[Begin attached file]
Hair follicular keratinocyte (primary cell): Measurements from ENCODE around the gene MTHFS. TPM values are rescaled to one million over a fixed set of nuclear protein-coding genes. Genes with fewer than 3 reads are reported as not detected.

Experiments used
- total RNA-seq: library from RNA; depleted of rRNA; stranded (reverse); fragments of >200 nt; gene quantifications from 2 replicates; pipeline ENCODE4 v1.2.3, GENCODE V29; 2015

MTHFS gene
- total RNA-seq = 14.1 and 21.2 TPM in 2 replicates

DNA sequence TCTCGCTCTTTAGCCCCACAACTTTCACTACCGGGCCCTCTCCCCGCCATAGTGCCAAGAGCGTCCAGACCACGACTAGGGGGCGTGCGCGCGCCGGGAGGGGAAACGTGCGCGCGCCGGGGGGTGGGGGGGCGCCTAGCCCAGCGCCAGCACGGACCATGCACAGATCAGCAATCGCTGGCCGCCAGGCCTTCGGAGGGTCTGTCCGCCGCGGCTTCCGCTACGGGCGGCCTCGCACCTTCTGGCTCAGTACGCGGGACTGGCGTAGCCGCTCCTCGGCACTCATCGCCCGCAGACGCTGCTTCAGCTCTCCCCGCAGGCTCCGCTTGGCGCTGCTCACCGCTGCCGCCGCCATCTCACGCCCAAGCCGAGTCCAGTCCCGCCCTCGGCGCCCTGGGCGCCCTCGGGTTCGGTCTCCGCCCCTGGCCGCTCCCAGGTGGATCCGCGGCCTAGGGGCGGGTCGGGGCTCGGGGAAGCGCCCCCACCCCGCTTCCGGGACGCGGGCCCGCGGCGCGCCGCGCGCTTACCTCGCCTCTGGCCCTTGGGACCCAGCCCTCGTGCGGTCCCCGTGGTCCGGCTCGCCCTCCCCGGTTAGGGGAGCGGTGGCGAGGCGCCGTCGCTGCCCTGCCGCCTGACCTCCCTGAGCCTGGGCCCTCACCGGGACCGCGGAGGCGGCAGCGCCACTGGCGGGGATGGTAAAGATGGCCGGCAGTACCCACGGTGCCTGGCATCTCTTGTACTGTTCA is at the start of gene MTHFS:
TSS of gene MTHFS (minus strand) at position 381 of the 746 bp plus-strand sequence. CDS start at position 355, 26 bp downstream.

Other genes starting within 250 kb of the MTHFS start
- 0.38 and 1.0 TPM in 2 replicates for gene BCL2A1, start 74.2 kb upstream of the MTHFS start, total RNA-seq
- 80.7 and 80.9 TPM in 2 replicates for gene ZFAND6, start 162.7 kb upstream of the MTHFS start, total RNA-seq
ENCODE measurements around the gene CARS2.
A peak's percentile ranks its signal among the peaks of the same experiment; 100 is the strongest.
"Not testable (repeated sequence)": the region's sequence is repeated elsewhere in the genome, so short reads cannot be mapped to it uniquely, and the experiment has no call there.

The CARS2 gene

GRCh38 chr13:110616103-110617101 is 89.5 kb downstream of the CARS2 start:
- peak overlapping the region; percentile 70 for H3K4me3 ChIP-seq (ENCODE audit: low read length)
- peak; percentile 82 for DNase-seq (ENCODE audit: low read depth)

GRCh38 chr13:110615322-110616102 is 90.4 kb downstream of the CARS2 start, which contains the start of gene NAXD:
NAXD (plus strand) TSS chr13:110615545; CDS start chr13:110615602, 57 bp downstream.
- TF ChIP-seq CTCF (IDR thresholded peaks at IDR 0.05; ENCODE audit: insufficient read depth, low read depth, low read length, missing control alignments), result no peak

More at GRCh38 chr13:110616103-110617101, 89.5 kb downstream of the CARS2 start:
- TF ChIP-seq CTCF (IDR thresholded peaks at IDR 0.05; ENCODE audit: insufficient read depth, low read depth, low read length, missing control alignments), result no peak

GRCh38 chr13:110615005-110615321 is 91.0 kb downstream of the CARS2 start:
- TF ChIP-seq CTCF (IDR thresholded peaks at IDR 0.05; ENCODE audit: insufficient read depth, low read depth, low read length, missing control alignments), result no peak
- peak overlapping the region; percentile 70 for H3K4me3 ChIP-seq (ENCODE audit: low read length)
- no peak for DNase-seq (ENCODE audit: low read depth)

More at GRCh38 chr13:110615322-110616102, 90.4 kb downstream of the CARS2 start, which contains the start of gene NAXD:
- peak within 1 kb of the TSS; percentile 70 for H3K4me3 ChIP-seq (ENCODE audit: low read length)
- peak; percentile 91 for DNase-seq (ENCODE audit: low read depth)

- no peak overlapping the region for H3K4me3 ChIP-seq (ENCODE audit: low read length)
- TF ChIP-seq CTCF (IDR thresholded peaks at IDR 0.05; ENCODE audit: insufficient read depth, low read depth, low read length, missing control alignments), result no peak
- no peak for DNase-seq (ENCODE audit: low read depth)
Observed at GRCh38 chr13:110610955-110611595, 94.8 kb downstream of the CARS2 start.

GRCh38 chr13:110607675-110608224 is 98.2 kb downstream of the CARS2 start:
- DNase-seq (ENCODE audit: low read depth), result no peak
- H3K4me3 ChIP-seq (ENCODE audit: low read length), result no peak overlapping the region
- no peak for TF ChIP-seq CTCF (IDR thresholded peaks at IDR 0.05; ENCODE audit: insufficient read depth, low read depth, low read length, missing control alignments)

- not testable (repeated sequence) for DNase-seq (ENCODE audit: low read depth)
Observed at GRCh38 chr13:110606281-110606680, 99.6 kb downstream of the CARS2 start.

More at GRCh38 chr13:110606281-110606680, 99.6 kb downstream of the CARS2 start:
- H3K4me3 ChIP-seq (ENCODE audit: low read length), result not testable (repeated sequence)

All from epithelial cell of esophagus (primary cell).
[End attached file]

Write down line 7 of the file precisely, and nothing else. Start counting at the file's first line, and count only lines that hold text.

TSS of gene MTHFS (minus strand) at position 381 of the 746 bp plus-strand sequence. CDS start at position 355, 26 bp downstream.